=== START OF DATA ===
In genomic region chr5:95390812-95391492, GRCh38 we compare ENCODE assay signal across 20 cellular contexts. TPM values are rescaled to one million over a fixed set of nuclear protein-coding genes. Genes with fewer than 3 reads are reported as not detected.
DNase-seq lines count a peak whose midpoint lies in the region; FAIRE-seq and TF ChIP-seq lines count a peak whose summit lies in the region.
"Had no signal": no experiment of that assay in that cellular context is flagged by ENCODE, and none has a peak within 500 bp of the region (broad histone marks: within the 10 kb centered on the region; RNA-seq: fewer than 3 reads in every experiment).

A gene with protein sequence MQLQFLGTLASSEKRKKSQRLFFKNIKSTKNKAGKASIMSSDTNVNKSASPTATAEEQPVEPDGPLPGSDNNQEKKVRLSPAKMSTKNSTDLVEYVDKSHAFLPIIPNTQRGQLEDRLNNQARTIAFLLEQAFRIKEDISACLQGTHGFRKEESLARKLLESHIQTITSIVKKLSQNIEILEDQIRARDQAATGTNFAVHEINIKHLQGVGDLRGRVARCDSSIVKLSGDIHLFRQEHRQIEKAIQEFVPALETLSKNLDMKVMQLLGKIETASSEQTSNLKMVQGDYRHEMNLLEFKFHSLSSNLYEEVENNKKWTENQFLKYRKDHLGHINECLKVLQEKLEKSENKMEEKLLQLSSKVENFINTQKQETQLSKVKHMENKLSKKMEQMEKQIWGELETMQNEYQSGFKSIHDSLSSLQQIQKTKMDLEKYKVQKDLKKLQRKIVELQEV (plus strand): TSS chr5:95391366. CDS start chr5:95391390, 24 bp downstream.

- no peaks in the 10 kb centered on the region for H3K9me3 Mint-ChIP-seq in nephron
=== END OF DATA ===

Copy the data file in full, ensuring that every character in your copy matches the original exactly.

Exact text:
In genomic region chr5:95390812-95391492, GRCh38 we compare ENCODE assay signal across 20 cellular contexts. TPM values are rescaled to one million over a fixed set of nuclear protein-coding genes. Genes with fewer than 3 reads are reported as not detected.
DNase-seq lines count a peak whose midpoint lies in the region; FAIRE-seq and TF ChIP-seq lines count a peak whose summit lies in the region.
"Had no signal": no experiment of that assay in that cellular context is flagged by ENCODE, and none has a peak within 500 bp of the region (broad histone marks: within the 10 kb centered on the region; RNA-seq: fewer than 3 reads in every experiment).

A gene with protein sequence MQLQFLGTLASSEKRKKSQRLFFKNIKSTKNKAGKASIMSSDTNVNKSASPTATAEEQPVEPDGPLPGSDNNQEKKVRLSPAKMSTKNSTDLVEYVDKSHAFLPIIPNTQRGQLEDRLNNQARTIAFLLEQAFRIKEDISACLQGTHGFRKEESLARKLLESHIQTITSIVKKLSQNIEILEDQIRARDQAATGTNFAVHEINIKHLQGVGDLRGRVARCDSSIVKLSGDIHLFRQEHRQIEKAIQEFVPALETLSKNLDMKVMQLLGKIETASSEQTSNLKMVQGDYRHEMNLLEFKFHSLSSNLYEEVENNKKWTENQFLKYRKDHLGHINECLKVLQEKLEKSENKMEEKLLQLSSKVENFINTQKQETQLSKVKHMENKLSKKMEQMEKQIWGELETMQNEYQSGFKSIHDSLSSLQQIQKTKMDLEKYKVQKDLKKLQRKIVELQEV (plus strand): TSS chr5:95391366. CDS start chr5:95391390, 24 bp downstream.

- no peaks in the 10 kb centered on the region for H3K9me3 Mint-ChIP-seq in nephron